rather than a generic cautionary word of advise. The current cautions on cigarette packets have little or no impact on smokers who have grown immune to the warnings that focus on abstract tobacco related risks and illnesses from which smokers can easily disassociate themselves. The proposed new tactics would concentrate on the perspective of the individual smoker through a demonstration of what is occurring in his body each time he reaches for a cigarette. .org An Australian group named Action Council on Smoking and Health (ACSH) has recently lobbied to make warnings on cigarette packets more graphic. please visit Tai Lieu Du Hoc at www.tailieuduhoc. Substituting those inadequate admonitions with explicit photos will provide a powerful visual stimulus to help smokers relinquish their habit. The council proposed that striking visual photos of diseased organs should be put on at least 50% of outside packaging. The ACSH claim that bland and ineffectual warnings like "Smoking is a health hazard" currently found on cigarette packets are not nearly sufficient.For more material and information. in conjunction with health warnings outlining smoking hazards enumerated in a separate leaflet placed inside the cigarette packet.
An further rationale for the addition of pictures to cigarette packages is the finding that smokers handle their packets 20-30 times a day. which many seem excessive. How much more imperative is it then when the substance in question is tobacco. if graphic pictures on cigarette packets were introduced.tailieuduhoc. For this reason alone. ACSH strongly advocate including warnings and helpful information in a leaflet inserted into the packet of cigarettes. though surprisingly. Fundamentally. and what damage they are inflicting to their bodies. Even an analgesic. .For more material and information. please visit Tai Lieu Du Hoc at www. thus. It can be inferred from the passage (A) That cigarette manufacturers would comply with regulations ordering them to add graphic pictures of diseased organs to their outside packaging. on average. many do not. Even more essential than the pictures on the outside label. what is at stake here is consumer rights. is being seriously considered. (C) That smoking cigarettes causes damage to the internal organs of the body. even today. (B) That society will not continue to condone smoking if it is proven even more dangerous than was previously assumed. Smokers should know what substances they are inhaling. smoker would have 20-30 chances to face the harsh reality of what damage they are doing to themselves each time they light up. the recommendation for more graphic pictures and warnings on cigarette packets.org The ACSH cited the results of recent studies conducted by psychologists at McKean University confirming that evidence related to one's own experience is more effective at influencing future behavior than a presentation of facts and figures. a dried weed that contains highly noxious nicotine that society still accepts even though it kills one of every two of its users. found in every bathroom cabinet has all possible side effects enumerated in the insert. 1. ACSH adds.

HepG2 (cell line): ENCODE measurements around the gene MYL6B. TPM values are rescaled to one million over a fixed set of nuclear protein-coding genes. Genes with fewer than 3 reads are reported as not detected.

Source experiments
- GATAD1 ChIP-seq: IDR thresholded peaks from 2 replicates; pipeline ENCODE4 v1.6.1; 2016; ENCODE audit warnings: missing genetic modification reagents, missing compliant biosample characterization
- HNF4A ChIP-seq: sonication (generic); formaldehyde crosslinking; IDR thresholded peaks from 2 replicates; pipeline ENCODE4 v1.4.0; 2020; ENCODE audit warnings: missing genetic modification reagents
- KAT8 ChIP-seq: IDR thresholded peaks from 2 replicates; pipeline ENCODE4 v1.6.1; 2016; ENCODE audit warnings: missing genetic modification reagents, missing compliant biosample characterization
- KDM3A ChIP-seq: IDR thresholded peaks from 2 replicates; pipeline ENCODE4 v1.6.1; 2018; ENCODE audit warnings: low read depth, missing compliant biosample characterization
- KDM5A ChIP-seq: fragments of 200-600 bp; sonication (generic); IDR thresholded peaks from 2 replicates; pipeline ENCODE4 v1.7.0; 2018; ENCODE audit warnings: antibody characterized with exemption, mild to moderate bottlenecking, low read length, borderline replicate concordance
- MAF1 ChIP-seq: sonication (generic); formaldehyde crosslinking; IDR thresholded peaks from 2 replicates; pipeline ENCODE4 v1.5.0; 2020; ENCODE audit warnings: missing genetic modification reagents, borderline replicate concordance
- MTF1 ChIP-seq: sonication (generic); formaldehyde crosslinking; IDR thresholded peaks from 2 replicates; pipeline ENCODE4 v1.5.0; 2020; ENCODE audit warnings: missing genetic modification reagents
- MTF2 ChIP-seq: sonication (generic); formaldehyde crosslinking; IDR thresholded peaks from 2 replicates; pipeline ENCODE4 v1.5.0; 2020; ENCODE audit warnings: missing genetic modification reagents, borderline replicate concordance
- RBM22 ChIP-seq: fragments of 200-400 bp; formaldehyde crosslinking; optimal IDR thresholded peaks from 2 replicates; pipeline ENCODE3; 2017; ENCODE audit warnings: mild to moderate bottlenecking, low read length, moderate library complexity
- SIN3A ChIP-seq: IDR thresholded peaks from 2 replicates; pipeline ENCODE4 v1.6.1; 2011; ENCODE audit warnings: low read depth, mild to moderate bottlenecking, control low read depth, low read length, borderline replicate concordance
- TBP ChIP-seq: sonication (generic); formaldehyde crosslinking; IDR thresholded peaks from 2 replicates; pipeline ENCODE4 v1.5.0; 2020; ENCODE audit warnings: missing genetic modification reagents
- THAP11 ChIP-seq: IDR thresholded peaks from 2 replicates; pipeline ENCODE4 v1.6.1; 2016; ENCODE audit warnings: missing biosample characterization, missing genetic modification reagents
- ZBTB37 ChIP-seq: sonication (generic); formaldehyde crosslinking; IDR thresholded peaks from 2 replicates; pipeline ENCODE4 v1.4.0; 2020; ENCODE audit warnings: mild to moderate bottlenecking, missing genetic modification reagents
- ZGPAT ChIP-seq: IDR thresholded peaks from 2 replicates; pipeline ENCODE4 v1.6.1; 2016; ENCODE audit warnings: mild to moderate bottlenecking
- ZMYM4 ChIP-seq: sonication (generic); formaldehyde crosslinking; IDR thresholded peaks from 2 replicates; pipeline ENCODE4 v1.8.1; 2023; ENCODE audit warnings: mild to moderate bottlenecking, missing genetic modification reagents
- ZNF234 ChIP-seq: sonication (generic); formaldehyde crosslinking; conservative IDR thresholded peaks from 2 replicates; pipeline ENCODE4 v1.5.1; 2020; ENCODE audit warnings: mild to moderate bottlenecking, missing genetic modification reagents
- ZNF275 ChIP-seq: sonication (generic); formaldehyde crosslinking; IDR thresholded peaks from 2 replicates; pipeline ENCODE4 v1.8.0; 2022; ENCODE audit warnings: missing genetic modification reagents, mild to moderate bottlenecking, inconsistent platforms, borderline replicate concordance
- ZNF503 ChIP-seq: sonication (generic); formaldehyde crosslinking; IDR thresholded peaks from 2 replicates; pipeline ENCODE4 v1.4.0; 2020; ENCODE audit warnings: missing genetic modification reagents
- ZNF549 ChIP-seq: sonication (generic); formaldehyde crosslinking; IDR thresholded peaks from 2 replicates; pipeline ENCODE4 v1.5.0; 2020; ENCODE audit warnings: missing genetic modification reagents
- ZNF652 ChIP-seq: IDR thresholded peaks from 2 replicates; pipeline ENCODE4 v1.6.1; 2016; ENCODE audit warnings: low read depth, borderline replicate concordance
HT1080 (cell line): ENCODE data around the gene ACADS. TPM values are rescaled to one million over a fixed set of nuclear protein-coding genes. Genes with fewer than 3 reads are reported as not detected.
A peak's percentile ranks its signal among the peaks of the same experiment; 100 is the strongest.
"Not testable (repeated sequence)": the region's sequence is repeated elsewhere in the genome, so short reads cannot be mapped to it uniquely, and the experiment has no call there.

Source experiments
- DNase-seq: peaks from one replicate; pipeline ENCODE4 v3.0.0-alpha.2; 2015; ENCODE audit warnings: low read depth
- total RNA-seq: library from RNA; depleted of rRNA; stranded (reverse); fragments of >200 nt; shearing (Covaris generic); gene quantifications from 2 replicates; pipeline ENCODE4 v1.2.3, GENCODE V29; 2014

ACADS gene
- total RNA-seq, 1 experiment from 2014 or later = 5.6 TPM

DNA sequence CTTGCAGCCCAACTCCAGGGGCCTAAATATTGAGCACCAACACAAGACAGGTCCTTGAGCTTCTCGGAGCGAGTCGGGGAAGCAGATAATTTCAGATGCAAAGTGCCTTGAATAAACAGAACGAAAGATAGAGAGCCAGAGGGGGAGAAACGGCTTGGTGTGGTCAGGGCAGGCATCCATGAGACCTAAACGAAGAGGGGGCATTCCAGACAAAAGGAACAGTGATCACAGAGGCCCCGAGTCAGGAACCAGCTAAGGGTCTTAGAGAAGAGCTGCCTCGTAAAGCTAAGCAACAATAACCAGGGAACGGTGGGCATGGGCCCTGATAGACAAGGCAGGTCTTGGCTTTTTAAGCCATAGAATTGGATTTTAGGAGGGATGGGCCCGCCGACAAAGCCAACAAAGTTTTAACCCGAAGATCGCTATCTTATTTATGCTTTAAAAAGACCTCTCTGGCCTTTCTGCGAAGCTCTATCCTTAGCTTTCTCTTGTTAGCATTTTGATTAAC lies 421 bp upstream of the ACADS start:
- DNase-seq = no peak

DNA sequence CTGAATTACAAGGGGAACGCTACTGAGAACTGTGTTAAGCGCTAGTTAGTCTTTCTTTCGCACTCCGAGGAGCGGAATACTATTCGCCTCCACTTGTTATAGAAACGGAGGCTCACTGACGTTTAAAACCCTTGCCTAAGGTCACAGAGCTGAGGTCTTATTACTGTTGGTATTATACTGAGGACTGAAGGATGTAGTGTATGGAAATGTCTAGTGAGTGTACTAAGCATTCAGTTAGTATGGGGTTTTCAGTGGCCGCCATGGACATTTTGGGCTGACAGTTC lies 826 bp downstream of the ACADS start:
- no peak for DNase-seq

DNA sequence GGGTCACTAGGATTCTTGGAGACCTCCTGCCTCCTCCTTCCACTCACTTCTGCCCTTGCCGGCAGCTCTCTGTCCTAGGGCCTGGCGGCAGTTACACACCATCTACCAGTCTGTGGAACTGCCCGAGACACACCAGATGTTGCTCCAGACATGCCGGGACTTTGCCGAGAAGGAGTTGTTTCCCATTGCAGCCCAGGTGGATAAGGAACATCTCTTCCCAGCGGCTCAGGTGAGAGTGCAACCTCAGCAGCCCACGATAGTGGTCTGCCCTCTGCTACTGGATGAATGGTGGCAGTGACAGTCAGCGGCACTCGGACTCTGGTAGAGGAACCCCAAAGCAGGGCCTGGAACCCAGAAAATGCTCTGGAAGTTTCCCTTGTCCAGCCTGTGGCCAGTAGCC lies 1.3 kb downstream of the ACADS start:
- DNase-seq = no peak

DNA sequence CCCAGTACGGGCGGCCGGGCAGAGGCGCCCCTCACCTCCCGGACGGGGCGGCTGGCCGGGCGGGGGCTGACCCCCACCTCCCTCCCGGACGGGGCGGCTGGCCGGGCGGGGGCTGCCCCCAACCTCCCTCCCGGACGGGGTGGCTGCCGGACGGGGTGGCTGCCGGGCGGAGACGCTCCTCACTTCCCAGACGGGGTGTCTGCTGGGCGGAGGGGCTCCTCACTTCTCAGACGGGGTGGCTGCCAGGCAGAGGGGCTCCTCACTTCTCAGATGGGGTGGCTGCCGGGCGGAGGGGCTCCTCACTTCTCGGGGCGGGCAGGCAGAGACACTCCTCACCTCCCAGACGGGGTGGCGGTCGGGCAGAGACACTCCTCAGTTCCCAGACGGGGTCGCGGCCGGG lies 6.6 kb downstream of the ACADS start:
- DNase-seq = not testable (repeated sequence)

(B) A presentation of facts and figures is less effective at influencing future behavior than evidence related to one's own experience. The best answer is E. (C) Evidence related to one's own experience has a more long-lasting effect than future behavior. We do not have information about (A) (B) and (D) from the passage. The author cites studies conducted at McKean University to account for why (A) A presentation of facts and figures is more effective at influencing future behavior than evidence related to one's own experience. (E) The ACSH claim that graphic visual pictures of diseased organs would not be less effective than stating facts about the consequences to the body of longterm smoking. (D) The ACSH claim that graphic visual pictures of diseased organs would not be more effective than stating facts about the consequences to the body of longterm smoking. not that they actually do. 3. The best answer is C. if true. (E) That smokers look at their cigarette packages each time they take out a cigarette.tailieuduhoc.For more material and information. Which of the following. The author mentions the study as evidence presented by the ACSH to back their claim that visual pictures would be more effective than the present warning found on cigarette boxes.org (D) That if the written warnings were less bland and ineffectual. 2. smokers would not take more notice of them. would be most useful in supporting the claims made by the ACSH? . please visit Tai Lieu Du Hoc at www. (E) is incorrect because the passage claims that smokers have an opportunity to look at their cigarette packages.